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Good Grief...get a grip! The new Pap smear recommendations were based on the guidelines of the American Cancer Society!

Posted by on Nov. 20, 2009 at 2:14 PM
  • 6 Replies

The new guidelines of the American Cancer Society (ACS) recommend initiating screening 3 years after onset of sexual activity but no later than age 21.4 ACS recommends annual screening with conventional Pap tests, or screening every 2 years if liquid-based cytology is used, until age 30; thereafter, the screening interval can be extended to 2-3 years based on past screening results and risk factors. Most other North American organizations have previously recommended beginning screening at onset of sexual activity or at age 18; these include the American Academy of Family Physicians (AAFP),28 American College of Obstetricians and Gynecologists (ACOG)7, American College of Preventive Medicine (ACPM),29 American Medical Association (AMA),30 the Canadian Task Force on Preventive Health Care (CTFPHC),31 and the American Academy of Pediatrics (AAP).32 Some of them may update their guidelines in light of the new recommendations on starting age. These organizations recommend that initial screening be conducted annually, but most recommendations permit Pap testing less frequently after three or more normal annual smears, based on patient risk factors and the discretion of the patient and physician.

Guidelines of the ACS,4 AAFP,28 ACPM,29 and the CTFPHC31 recommend discontinuing screening, or offering the option for patients to discontinue screening, after age 65 or 70 provided there is documented evidence of adequate past screening; details of what constitutes "adequate" past screening vary. No current screening guidelines specifically recommend using HPV testing for screening, or recommend newer Pap test technologies in favor of conventional Pap tests. http://www.ahrq.gov/clinic/3rduspstf/cervcan/cervcanrr.htm

You can see the ACOG (American Council of Obstetricians and Gynecologist) at http://www.ahrq.gov/clinic/3rduspstf/cervcan/cervcanrr.htm

some highlights: The tradition of doing a Pap test every year has not been supported by recent scientific evidence," says Alan G. Waxman, MD, at the University of New Mexico in Albuquerque and who headed the document developed by ACOG's Committee on Practice Bulletins-Gynecology. "A review of the evidence to date shows that screening at less frequent intervals prevents cervical cancer just as well, has decreased costs, and avoids unnecessary interventions that could be harmful."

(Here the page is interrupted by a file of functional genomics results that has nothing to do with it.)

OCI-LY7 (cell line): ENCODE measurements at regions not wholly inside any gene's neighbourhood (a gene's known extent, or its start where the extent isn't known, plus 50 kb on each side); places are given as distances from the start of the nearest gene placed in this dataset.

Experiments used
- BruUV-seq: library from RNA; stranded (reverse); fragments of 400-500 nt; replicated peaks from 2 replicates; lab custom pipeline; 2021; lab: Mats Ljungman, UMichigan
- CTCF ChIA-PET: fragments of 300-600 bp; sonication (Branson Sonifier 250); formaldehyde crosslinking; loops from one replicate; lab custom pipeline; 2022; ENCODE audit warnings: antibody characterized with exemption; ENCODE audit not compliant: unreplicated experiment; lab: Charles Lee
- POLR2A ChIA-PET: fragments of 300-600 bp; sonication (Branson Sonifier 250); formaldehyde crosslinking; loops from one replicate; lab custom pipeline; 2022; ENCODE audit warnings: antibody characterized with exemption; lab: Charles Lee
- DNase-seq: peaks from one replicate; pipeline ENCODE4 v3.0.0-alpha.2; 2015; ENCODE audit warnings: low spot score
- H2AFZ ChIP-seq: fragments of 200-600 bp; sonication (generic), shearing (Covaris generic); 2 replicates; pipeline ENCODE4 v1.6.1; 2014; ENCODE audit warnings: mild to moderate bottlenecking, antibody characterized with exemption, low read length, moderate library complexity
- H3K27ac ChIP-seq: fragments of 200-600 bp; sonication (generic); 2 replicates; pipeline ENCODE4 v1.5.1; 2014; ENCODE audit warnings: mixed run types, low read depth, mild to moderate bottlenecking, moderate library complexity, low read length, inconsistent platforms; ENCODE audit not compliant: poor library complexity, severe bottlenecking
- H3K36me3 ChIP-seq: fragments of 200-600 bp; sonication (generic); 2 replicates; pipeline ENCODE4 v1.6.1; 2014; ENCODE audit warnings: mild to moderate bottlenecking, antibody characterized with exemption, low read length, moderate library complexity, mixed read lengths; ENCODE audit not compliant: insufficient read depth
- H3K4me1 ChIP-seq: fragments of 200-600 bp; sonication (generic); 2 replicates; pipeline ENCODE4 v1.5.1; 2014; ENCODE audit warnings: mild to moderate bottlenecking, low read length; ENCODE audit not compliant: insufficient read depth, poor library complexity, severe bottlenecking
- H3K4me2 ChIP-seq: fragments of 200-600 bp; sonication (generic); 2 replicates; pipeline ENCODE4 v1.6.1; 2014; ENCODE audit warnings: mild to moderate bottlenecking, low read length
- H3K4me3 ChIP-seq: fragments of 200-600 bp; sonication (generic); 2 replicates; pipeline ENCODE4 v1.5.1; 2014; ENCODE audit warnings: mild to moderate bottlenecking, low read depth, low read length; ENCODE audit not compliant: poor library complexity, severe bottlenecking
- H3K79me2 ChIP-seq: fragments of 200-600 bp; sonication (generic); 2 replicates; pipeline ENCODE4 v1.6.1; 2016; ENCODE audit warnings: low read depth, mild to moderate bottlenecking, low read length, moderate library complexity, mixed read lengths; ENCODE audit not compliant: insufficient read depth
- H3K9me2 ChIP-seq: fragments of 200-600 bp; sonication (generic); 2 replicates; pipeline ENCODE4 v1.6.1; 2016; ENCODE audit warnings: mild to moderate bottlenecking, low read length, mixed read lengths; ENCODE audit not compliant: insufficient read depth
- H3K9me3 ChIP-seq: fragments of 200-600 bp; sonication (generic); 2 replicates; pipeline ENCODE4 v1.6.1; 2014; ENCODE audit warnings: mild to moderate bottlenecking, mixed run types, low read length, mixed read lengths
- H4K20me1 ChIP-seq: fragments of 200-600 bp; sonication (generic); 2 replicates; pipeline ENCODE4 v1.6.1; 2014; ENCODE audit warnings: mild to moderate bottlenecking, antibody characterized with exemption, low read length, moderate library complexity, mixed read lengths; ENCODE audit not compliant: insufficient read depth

ACOG now recommends that women from ages 21 to 30 be screened every two years instead of annually, using either the standard Pap or liquid-based cytology. Women age 30 and older who have had three consecutive negative cervical cytology test results may be screened once every three years with either the Pap or liquid-based cytology. Women with certain risk factors may need more frequent screening, including those who have HIV, are immunosuppressed, were exposed to diethylstilbestrol (DES) in utero, and have been treated for cervical intraepithelial neoplasia (CIN) 2, CIN 3, or cervical cancer

Moving the baseline cervical screening to age 21 is a conservative approach to avoid unnecessary treatment of adolescents which can have economic, emotional, and future childbearing implications. ACOG previously recommended that cervical screening begin three years after first sexual intercourse or by age 21, whichever occurred first. Although the rate of HPV infection is high among sexually active adolescents, invasive cervical cancer is very rare in women under age 21. The immune system clears the HPV infection within one to two years among most adolescent women. Because the adolescent cervix is immature, there is a higher incidence of HPV-related precancerous lesions (called dysplasia). However, the large majority of cervical dysplasias in adolescents resolve on their own without treatment.

A significant increase in premature births has recently been documented among women who have been treated with excisional procedures for dysplasia. "Adolescents have most of their childbearing years ahead of them, so it's important to avoid unnecessary procedures that negatively affect the cervix," says Dr. Waxman. "Screening for cervical cancer in adolescents only serves to increase their anxiety and has led to overuse of follow-up procedures for something that usually resolves on its own."

by on Nov. 20, 2009 at 2:14 PM
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Replies (1-6):
chair.r13
by on Nov. 20, 2009 at 2:16 PM

No, no no! We're all gonna die, Damn it!

mushmom
by on Nov. 20, 2009 at 2:17 PM

I was quite relieved about a year and a half ago when my gyn told me I didn't need to come back until 2 years.

chair.r13
by on Nov. 20, 2009 at 2:19 PM

Sorry, I couldn't resist. You know that the people who need to read that either 1) aren't going to or 2) won't comprehend the information, right? Nice try though, Momma! Thanks for putting it out there!

Quoting chair.r13:

No, no no! We're all gonna die, Damn it!


Trisha-Faye
by on Nov. 20, 2009 at 2:31 PM

I know..but I keep hoping!..lol.  I plan to periodically bump it so maybe it will at least get through to one.

Quoting chair.r13:

Sorry, I couldn't resist. You know that the people who need to read that either 1) aren't going to or 2) won't comprehend the information, right? Nice try though, Momma! Thanks for putting it out there!

Quoting chair.r13:

No, no no! We're all gonna die, Damn it!

 


Trisha-Faye
by on Nov. 20, 2009 at 2:50 PM

bump

teddysmom08
by on Nov. 20, 2009 at 4:49 PM

Welcome to Obamacare! This is only the beginning!

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